Bottom line Ken writes by the yard. Care and attention to detail arenot his strong points. Accuracy of advice is sacrificed for gettingon with the next yard of typing..

For a more balanced assessment of the camera and how to use it readThom Hogan's review:-.

Http://www.bythom.com/d40review.htm.

Better still buy his user guide:-.

Http://www.bythom.com/d40guide.htm.

(I recommended the D40x to my son who is delighted with it and boughthim Thom's user guide for Christmas).

Chris Elliott.

*Nikon* D Eighty + Fifty - Other equipment in Profile.

Http://PlacidoD.Zenfolio.com/.

Thanks for this post. I read KR's guide and felt like sh....I regreted buying the D80, I dialed in -0.7EV, I havn't used matrix metering....Thanks for bringing me back to reality...

Comment #4

LowCountryPhoto wrote:.

Could some experienced photographers help give me some beginningsettings for my camera to help me get started learning?.

Yes, "get started" is the key..

First off - buy Thom Hogan's Guide for the Nikon D40x. I have the D80 book and it is a very comprehensive guide tothe camera as well as some general photographic principles. I absolutely recommend it. Then read it through once to get a feel for it, then re-read individual chapters and subjects. Don't try and learn everything at once..

I have a newNikon 40DX.

That would be D40x. A 40D is a Canon..

Do not expect help from Nikon users if you are going to blaspheme.  Kidding..

Some examples of shots I enjoy taking are as follows:.

Day and night sportsLandscape/Nature (Beach/Marsh/Etc...)ArchitecturePortraitsNight time shots of bridges.

OK, that covers pretty much all possible subjects  so you'll probably want to work on one at a time, they each have different wrinkles but the overall principles remain the same..

If someone could give me some insight on what shutterspeed/ISO/aperture/etc...

Some basic points to get you started:.

ISO determines the sensitivity of the camer'as sensor. Low ISO = low sensitivity, therefore you need to use a wider aperture (see below) and/or slower shutter speed (see below) for a given scene, to achieve correct expsoure. High ISO = you can shoot in lower light, with narrower aperture and/or faste shutter speed, but at possible cost of quality (noise). There's no such thing as a free lunch!.

Start by setting your camera at - oh, say, 400 ISO. Leave it there, and learn about exposure and shutter speed and aperture. Take ISO out of the equation. Ten once you've got a handle on the other variables, you can tinker with ISO..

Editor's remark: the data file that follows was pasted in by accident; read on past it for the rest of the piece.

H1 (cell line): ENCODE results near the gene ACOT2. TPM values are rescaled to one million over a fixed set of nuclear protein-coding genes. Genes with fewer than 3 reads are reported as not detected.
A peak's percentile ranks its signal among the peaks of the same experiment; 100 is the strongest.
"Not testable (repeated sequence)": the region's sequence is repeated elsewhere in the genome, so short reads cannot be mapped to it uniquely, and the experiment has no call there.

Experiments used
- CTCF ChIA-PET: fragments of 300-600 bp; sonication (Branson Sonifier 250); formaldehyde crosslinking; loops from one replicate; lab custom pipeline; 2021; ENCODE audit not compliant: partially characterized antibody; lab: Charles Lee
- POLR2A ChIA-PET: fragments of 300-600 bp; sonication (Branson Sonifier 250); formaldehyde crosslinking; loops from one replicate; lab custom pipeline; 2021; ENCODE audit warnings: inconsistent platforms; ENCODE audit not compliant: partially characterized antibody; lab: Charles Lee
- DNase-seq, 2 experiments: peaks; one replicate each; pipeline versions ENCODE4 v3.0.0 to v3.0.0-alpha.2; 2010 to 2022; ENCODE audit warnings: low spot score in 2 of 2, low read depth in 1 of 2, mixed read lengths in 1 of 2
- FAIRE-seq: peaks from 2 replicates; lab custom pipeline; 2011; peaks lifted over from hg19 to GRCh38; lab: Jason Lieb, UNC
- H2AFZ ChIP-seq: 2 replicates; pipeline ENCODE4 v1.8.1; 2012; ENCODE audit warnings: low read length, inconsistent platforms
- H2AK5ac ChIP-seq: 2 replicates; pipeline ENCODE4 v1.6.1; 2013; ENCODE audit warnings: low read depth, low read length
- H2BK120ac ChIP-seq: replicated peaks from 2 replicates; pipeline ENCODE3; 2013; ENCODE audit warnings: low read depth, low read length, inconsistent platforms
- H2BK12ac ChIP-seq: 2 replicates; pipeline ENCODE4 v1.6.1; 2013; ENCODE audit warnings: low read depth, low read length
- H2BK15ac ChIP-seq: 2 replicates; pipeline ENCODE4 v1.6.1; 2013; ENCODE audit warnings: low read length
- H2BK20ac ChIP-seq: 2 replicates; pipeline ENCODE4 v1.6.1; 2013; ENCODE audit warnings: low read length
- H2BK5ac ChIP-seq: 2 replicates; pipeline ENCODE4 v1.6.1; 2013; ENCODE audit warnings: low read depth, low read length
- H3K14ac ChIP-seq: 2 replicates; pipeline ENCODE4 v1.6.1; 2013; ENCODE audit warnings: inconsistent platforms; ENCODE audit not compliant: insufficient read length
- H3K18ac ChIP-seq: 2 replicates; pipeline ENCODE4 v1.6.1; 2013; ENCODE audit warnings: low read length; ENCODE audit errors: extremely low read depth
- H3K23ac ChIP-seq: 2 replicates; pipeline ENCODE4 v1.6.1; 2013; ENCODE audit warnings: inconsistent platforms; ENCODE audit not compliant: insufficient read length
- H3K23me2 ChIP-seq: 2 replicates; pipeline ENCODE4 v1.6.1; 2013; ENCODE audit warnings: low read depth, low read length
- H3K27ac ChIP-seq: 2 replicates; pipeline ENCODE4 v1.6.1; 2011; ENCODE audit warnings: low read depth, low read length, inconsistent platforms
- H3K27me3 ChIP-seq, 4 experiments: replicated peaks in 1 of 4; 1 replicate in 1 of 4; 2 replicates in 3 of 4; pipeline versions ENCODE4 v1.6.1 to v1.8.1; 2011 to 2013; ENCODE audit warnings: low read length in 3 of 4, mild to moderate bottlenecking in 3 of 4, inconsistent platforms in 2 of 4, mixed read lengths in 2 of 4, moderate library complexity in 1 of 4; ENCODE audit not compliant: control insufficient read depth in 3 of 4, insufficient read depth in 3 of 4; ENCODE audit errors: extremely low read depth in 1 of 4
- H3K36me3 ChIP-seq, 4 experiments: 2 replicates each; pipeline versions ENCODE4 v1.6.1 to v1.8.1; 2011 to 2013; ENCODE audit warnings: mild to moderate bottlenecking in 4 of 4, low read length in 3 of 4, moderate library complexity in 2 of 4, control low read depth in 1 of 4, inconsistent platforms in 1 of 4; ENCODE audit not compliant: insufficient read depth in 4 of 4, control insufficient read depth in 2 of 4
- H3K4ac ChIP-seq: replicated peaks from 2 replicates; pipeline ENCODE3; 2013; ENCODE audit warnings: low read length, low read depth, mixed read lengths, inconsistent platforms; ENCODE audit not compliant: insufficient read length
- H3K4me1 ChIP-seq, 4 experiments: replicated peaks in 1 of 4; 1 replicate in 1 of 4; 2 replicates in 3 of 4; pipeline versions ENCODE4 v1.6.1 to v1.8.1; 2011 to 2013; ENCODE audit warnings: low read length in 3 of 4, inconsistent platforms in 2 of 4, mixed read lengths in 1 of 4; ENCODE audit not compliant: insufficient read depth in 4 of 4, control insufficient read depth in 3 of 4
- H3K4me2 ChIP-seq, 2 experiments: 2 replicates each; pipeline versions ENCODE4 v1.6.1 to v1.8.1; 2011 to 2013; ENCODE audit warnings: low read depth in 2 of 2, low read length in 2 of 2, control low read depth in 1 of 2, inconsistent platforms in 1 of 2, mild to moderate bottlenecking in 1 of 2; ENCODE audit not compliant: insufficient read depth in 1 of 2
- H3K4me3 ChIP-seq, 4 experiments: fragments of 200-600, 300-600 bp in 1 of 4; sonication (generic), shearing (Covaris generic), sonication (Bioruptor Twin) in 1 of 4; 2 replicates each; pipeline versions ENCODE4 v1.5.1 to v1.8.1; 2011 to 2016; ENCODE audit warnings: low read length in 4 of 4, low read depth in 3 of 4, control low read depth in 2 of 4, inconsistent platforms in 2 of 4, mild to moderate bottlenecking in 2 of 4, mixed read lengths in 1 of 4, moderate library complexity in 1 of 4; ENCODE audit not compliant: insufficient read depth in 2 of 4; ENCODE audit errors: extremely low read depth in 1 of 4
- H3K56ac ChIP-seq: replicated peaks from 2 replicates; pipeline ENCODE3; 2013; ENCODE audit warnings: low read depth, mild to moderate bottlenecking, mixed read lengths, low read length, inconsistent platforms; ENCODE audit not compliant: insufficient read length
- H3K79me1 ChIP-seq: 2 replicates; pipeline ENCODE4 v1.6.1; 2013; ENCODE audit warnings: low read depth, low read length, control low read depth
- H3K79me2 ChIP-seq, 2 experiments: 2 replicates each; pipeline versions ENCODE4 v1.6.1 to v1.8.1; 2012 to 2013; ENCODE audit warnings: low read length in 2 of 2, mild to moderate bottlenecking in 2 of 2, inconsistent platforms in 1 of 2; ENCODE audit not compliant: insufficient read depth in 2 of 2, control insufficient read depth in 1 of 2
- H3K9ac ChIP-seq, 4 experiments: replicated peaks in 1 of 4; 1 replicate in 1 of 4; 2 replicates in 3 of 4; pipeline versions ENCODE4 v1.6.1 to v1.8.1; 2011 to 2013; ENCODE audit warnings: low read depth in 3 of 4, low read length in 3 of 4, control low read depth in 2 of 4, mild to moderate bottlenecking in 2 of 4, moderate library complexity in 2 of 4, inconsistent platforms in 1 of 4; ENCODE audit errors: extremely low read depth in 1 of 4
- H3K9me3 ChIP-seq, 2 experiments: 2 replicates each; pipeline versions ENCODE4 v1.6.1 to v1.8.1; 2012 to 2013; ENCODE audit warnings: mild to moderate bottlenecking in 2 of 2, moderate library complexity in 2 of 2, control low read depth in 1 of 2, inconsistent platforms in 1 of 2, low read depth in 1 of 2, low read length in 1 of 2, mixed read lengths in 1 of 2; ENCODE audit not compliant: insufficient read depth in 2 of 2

Don't try to learn / experiment with too many variables at once..

Shutter speed = the amount of time the shutter is open. The slower the speed, the more likely you will get blur from moving subjects (or from shaking of the camera in your hand). Tha faster the speed, the more you will be able to freeze action. 1/60 second, or preferably 1/125, will work for your day to day "snapshots" and successfully freeze people who aren't moving too much. Up to 1/500 or 1/100 for faster moving subjects. Below 1/60 second if you need to, or you actively want some blur (eg rivers and waterfalls often look better if the moving water has a bit of blur to it.



Aperture = the amount the lens is open. Expressed as a fraction of the focal length - e.g. f/8 is 1/8 of the focal length. (Actually it's not as simple as that, but that'll do for now). So f/8 is the same (same amount of light) on every lens. no matter what is the focal length.

Wide aperture = more light, but less depth of field (everything but the focus point wil be blurry)..

So exposure basically means: For a given scene (and how birght it is), and a given ISO setting, there will be various combinations of shutter speed and aperture that will give a correct exposure. Each of these combinations will have a different effect, in terms of whether the subject motion is frozen, how great is the depth of field etc..

...I knowthis will be a lot of trial and error,.

Well, that's the great thing about digital - you can trial and error as much as you like, at zero cost! So go for it. There is no substitute for practice..